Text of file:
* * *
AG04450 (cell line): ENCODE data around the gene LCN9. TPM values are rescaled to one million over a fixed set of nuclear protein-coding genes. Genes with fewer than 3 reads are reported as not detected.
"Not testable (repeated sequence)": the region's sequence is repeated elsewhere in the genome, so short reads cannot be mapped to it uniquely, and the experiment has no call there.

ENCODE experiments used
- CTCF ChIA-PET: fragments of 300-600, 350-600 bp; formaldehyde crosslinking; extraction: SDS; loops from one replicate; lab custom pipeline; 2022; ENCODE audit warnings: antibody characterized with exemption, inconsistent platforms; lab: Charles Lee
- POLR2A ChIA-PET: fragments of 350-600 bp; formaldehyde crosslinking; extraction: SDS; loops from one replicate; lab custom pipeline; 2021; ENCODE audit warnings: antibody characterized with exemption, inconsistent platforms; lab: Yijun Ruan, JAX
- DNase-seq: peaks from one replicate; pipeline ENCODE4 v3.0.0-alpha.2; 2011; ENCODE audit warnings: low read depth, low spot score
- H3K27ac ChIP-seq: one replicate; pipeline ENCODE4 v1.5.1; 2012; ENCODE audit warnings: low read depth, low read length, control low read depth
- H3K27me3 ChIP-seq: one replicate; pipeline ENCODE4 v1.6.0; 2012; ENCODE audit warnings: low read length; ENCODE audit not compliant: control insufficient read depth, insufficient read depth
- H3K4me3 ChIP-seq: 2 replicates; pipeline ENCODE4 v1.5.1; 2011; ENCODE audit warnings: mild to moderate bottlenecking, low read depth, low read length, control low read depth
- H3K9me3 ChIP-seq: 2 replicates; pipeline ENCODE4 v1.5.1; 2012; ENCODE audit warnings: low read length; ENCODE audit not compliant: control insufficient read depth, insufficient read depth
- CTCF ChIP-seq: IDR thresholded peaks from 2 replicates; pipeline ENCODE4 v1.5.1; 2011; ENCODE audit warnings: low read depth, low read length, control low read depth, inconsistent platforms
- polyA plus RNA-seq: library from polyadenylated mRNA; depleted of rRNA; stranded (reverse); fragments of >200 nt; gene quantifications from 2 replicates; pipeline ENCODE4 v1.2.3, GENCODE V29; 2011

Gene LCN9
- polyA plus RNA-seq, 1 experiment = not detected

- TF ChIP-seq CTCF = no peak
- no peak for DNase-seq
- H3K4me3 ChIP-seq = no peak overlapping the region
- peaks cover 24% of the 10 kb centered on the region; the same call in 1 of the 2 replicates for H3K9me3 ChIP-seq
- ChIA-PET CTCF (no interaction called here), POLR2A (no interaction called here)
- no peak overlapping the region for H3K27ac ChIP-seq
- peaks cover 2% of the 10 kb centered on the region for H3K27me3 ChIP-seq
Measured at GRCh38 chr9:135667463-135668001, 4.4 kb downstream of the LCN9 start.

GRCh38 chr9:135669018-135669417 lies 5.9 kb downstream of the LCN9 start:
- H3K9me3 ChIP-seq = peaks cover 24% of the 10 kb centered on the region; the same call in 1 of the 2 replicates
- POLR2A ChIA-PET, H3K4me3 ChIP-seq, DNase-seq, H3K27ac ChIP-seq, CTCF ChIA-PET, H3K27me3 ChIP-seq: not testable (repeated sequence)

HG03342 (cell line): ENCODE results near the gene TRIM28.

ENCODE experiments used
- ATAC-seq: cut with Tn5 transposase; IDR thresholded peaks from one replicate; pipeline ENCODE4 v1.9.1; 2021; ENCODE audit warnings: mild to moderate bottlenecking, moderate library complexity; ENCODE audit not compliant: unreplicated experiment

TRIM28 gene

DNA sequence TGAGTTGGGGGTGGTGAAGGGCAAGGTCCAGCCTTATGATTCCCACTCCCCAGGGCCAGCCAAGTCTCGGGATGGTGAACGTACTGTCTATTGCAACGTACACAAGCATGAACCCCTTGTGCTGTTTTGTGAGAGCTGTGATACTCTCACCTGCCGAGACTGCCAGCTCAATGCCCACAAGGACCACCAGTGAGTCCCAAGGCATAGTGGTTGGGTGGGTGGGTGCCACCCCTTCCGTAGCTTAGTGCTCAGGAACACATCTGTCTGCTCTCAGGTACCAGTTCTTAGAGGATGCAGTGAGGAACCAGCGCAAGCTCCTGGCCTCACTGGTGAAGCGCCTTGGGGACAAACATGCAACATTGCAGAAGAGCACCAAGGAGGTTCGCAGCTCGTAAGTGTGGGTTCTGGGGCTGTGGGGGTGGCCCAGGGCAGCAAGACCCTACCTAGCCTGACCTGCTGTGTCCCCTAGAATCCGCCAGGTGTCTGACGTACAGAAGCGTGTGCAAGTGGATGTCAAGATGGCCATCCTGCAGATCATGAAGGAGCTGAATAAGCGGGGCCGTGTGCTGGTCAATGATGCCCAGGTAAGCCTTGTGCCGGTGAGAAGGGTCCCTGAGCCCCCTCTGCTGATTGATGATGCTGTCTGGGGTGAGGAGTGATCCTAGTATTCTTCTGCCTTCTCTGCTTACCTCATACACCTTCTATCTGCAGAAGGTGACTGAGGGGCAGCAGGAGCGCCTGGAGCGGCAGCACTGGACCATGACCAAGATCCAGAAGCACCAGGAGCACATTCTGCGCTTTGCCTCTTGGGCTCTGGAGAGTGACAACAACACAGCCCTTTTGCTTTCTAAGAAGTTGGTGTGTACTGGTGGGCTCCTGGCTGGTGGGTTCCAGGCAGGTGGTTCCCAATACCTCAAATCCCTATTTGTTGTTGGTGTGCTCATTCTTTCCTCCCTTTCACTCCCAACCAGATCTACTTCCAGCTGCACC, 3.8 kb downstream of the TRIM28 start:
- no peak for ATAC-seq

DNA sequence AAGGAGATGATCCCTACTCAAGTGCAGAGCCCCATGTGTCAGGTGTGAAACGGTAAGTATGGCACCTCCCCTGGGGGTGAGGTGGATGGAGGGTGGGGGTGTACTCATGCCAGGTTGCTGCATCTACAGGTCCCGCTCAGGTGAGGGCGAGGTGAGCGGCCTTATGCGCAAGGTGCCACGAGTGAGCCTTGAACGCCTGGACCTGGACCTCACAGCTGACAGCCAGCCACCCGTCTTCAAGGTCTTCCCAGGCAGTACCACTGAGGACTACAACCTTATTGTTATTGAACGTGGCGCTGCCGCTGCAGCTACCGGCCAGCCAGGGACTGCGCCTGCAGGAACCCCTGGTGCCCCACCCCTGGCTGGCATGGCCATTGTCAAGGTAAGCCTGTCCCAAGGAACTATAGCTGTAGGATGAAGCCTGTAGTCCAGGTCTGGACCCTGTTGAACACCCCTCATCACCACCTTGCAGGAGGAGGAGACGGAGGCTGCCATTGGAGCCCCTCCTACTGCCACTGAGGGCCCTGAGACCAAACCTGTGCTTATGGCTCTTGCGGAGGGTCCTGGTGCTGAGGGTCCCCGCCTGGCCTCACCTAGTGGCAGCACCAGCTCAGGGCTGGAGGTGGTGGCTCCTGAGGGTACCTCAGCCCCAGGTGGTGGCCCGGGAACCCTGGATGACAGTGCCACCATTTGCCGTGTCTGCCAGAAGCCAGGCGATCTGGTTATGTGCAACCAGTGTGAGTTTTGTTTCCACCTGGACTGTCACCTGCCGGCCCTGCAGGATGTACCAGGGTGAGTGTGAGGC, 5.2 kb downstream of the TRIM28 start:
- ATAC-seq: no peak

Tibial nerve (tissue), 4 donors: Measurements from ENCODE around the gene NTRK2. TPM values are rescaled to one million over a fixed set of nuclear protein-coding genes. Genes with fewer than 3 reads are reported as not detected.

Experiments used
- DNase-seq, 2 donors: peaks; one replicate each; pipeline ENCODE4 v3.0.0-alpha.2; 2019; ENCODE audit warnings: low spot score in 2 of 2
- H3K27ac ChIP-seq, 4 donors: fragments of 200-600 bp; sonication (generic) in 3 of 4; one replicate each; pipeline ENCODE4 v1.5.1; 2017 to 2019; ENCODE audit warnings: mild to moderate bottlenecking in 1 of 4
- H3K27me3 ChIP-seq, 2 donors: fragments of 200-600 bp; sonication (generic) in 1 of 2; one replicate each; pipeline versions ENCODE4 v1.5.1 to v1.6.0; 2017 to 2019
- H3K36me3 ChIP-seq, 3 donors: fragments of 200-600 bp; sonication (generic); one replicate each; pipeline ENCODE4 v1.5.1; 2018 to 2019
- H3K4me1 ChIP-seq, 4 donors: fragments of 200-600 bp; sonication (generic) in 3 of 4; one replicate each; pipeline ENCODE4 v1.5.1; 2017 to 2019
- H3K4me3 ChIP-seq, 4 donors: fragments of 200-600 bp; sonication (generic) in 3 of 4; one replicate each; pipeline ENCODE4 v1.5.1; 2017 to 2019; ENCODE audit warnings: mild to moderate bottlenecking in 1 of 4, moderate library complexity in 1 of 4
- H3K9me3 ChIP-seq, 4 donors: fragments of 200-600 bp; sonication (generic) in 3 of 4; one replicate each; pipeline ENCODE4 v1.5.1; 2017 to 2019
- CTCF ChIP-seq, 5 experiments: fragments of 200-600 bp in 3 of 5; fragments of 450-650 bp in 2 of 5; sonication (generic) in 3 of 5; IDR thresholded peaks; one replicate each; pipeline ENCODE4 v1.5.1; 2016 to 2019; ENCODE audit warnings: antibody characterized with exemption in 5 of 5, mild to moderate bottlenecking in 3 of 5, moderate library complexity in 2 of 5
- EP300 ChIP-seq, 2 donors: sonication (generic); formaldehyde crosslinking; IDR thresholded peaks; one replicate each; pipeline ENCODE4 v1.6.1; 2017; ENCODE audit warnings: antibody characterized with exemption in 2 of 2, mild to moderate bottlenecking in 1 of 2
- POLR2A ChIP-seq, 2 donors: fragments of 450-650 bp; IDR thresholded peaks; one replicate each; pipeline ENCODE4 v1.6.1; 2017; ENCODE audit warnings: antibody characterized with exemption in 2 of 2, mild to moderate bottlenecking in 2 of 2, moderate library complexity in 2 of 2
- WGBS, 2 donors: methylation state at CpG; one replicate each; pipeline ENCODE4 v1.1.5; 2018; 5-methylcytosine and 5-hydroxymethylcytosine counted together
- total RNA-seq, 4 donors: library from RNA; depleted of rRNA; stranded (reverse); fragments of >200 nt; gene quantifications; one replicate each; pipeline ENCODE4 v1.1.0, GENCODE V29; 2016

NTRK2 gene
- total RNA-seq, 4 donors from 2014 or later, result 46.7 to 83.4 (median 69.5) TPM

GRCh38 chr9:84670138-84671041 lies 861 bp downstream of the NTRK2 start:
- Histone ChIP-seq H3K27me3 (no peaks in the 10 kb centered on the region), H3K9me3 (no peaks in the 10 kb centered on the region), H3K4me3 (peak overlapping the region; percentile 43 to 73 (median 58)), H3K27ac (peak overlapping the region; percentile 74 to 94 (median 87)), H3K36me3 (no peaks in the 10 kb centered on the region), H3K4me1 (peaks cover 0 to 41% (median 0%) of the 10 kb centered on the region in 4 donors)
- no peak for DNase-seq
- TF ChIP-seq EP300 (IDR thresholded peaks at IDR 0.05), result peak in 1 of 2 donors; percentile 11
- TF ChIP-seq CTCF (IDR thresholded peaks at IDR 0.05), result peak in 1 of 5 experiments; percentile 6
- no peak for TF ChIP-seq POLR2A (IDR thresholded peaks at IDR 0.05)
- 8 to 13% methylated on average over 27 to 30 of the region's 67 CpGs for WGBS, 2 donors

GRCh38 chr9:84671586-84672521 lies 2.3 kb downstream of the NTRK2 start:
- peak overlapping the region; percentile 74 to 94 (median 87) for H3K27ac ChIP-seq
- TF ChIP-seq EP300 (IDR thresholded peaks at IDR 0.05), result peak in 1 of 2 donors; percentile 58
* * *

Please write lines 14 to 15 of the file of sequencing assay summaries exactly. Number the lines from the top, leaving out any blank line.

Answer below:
- polyA plus RNA-seq, 1 experiment = not detected

- TF ChIP-seq CTCF = no peak